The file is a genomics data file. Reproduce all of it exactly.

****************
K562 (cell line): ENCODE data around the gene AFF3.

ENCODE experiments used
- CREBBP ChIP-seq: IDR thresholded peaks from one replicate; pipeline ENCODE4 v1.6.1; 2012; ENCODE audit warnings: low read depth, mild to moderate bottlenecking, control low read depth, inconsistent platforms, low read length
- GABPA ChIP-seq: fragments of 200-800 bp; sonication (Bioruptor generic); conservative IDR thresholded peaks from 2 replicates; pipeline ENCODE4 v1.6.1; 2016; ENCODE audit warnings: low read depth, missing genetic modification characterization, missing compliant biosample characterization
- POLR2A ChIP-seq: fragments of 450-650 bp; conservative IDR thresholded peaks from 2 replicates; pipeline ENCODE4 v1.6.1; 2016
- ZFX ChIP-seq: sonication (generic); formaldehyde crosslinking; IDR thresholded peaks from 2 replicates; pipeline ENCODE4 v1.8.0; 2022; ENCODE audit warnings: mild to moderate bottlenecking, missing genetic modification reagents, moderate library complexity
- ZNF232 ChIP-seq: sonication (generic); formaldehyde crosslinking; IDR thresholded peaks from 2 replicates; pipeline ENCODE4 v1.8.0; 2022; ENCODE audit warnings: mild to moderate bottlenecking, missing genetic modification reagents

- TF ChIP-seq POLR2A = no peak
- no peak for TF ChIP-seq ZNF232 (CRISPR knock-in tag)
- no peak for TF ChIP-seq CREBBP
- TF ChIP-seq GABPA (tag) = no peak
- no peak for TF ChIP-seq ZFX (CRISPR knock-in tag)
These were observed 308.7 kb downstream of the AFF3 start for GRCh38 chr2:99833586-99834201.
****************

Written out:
K562 (cell line): ENCODE data around the gene AFF3.

ENCODE experiments used
- CREBBP ChIP-seq: IDR thresholded peaks from one replicate; pipeline ENCODE4 v1.6.1; 2012; ENCODE audit warnings: low read depth, mild to moderate bottlenecking, control low read depth, inconsistent platforms, low read length
- GABPA ChIP-seq: fragments of 200-800 bp; sonication (Bioruptor generic); conservative IDR thresholded peaks from 2 replicates; pipeline ENCODE4 v1.6.1; 2016; ENCODE audit warnings: low read depth, missing genetic modification characterization, missing compliant biosample characterization
- POLR2A ChIP-seq: fragments of 450-650 bp; conservative IDR thresholded peaks from 2 replicates; pipeline ENCODE4 v1.6.1; 2016
- ZFX ChIP-seq: sonication (generic); formaldehyde crosslinking; IDR thresholded peaks from 2 replicates; pipeline ENCODE4 v1.8.0; 2022; ENCODE audit warnings: mild to moderate bottlenecking, missing genetic modification reagents, moderate library complexity
- ZNF232 ChIP-seq: sonication (generic); formaldehyde crosslinking; IDR thresholded peaks from 2 replicates; pipeline ENCODE4 v1.8.0; 2022; ENCODE audit warnings: mild to moderate bottlenecking, missing genetic modification reagents

- TF ChIP-seq POLR2A = no peak
- no peak for TF ChIP-seq ZNF232 (CRISPR knock-in tag)
- no peak for TF ChIP-seq CREBBP
- TF ChIP-seq GABPA (tag) = no peak
- no peak for TF ChIP-seq ZFX (CRISPR knock-in tag)
These were observed 308.7 kb downstream of the AFF3 start for GRCh38 chr2:99833586-99834201.